All native FE Macro Lenses
Sony 50mm f/2.8 Macro
Recommendation: This is one of the more affordable Sony FE lenses which results in a few operational compromises but no real optical compromises. For many macro applications the focal length and working distance of just 45mm from the front of the lens at 1:1 will be a limitation. Recommended to those who want a light and affordable hiking lens for closeups in nature.
Length: 71mm | Diameter: 72mm | Weight: 236g | Filter Thread: 55mm | close focusing distance (1:1): 4.5cm | Price (July 2018): $498
Our Review | BHPhotoVideo | Amazon.com | Amazon.de | Ebay (affiliate Links
Voigtlander Macro 65mm F2 APO-Lanthar
Recommendation: Optically this is one of the very best lenses you can buy today. It is a manual lens which some (like the authors of this blog) see as a bonus but many will see an issue in this. Since it only focuses down to 1:2 we would recommend it more as a general purpose lens which can also work well as a macro lens for some applications than as a dedicated macro lens.
Length: 91mm | Diameter: 78mm | Weight: 635g | Filter Thread: 67mm | close focusing distance (1:2): 15.5cm | Price (July 2018): 999€/$999
Our Review | BHPhotoVideo | Amazon.com | ebay.com | ebay.de (affiliate links)
Sigma Art 2.8/70
The Sigma just became available so we can’t tell you anything about it’s performance yet. Sigma has gained a very high reputation for their Art series so far so we would be very surprised if it didn’t play in the same league as the Sony 2.8/90 Macro or even approached the Voigtlander 2/65.
It sits right in the middle of the Sony 2.8/50 and 2.8/90. In weight and size it is closer to the 2.8/90 while the price is much closer to the 2.8/50.
Length: 105.8mm | Diameter: 71mm | Weight: 515g | Filter Thread: 49mm | close focusing distance (1:1): ? | Price (July 2018): $569
User Report on mirrorlessons.com
Sony FE 2.8/90 G OSS Macro
Recommendation: If you are more serious about macro work this is your best lens in the system but it also works well for landscape and portrait work.
Length: 130,5 mm | Diameter: 79mm | Weight: 602g | Filter Thread: 62mm | close focusing distance (1:1): 14 cm | Price (July 2018): $1098
Review | BHPhotoVideo | Amazon.com | Amazon.de | Ebay (affiliate Links)
Voigtlander MACRO 110mm F2.5 APO-Lanthar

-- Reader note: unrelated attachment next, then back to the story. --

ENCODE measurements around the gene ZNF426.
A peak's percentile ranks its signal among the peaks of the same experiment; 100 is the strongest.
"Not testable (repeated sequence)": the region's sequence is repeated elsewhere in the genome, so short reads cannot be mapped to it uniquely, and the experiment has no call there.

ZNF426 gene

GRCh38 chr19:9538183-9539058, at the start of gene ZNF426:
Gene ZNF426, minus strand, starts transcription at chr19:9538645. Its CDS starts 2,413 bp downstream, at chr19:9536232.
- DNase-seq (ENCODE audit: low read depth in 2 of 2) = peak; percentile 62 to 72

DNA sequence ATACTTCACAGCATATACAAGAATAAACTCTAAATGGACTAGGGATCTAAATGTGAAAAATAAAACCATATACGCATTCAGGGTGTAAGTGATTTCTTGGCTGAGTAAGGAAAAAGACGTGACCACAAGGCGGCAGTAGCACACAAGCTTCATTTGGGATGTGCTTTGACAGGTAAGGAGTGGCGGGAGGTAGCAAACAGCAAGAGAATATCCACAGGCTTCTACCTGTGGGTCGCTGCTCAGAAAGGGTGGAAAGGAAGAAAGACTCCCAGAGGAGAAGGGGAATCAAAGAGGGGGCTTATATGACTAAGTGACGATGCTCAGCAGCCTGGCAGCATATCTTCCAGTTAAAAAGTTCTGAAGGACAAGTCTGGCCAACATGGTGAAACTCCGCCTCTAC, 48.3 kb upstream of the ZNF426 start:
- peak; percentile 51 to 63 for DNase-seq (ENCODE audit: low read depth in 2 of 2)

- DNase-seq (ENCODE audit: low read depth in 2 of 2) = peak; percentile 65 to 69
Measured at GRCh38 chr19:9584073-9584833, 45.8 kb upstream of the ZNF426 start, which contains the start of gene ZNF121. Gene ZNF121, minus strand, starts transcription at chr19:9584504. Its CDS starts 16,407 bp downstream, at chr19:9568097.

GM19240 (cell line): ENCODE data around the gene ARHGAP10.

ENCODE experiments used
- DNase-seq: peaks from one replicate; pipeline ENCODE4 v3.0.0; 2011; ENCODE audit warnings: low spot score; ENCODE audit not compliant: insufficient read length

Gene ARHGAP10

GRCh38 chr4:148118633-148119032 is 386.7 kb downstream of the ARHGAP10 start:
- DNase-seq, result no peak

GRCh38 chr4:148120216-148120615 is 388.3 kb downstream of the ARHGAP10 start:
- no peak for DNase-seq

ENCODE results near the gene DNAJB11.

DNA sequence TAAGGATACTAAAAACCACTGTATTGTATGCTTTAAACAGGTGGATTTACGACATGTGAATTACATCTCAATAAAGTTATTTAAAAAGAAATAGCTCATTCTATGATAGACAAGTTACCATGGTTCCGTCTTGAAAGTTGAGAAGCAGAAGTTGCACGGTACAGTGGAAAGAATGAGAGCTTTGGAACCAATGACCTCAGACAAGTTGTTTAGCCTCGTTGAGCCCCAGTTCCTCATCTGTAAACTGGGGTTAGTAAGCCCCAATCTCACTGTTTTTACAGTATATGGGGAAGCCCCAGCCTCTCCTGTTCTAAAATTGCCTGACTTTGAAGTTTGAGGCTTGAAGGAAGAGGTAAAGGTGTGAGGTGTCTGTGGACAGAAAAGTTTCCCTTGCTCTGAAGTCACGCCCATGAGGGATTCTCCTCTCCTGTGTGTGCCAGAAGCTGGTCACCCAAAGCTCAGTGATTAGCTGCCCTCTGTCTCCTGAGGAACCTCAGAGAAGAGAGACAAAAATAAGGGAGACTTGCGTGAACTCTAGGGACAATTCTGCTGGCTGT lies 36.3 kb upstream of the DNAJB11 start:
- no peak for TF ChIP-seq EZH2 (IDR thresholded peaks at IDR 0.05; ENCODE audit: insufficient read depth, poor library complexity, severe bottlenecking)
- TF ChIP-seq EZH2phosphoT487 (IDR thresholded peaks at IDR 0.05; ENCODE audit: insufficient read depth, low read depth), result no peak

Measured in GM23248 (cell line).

An outstanding lens. The Sony 2.8/90 is a tad sharper with a little higher contrast at 1:1 but at longer distances the Voigtlander is superior. If you want a longer manual focus lens and also an excellent macro the Voigtlander is an excellent choice.
Length: 99.7 mm | Diameter: 78.4 mm | Weight: 771 g | Filter Thread: 58mm | close focusing distance (1:1): ? | Price (July 2018): $1098
Cheaper legacy Macros
Olympus OM Zuiko Macro 50mm 1:3.5
Recommendation: If you are on a tight budget the small Olympus can be an attractive solution. It comes with a few compromises but those won’t keep you from getting good results.
Tokina AT-X Macro 90mm 1:2.5
Recommendation: This is one of the finest legacy lenses you can buy and a joy to use. It comes with one significant drawback and that is weak flare resistance. Recommended if you are on a moderate budget and enjoy manual focus.
We haven’t used these lenses personally but have heard good things about them from usually reliable sources.
- Tamron SP 2.5/90 – A more affordable alternative to the Tokina 2.5/90.
- Nikon 2.8/55 Macro – Seems to perform a bit better than the slower but smaller and cheaper Olympus OM 3.5/50.
Adapted AF lenses
Canon EF 100mm f2.8 L
This classic Canon macro lens adapts well on the Sony system. Based on just one copy of each, it has marginally less microcontrast and resolution in the close macro range compared to the Sony 90, and perhaps a tiny bit more at infinity. It’s still a touch less good than the Sony at portrait type distances. Realistically though these are small differences which won’t affect your images. We would recommend the Sony 90 just because it’s native and handles a little better, but if the Canon comes up at a good price it is a very fine option. The older non-L EF 2.8/100 is almost as good, and can be had at a very low price if you look, and is perhaps the best budget short tele macro to be had if you don’t mind adapting. It’s worth adding that Nikon made short tele Micro-NIkkor lenses that were well thought of, and perhaps as good or better than the older Canon. None of us have any first hand experience of these, but if you find one at a good price it might be worth experimenting.
Sigma 150mm 2.8mm EX DG OSS Macro
This is a large and heavy lens, but it adapts well with the MC-11. Its longer perspective suits many images, and the extra length gives useful working distance. There are two versions, this one and the earlier non OSS version. Some reports claim that that the earlier one is slightly better, others that the later one is. We think probably this is all down to sample variation and it’s hard to say which is to be preferred, though the later one may have better coatings, and the OSS works well in combination with Sony IBIS using the adapter to give stabilisation which works well for non-Macro purposes. It’s a very good sharp lens, and both David and Bastian use it for long macro purposes. The Sigma 180mm macro lens is a little better still, but it’s much heavier even than this lens, so we think the 150 is probably the best overall trade-off for a long macro. The Canon and Nikon longer 180-200mm macro lenses are fine, but they are older designs, not quite as sharp, big and heavy and generally more expensive.
Other notable lenses
Affordable AF lenses
If you are on a budget also check out these three lenses which we haven’t used but they have tested well enough elsewhere:
- Sigma EX 2.8/105
- Tamron AF 90mm f/2.8 SP Di
- Minolta AF 2.8/100 – Needs the clunky LA-EA4 adapter to have AF
They are under $200 used. You will have to use them on an adapter and compromise on quite a bit on handling and a little on wide open performance. But for macro images they are excellent performers.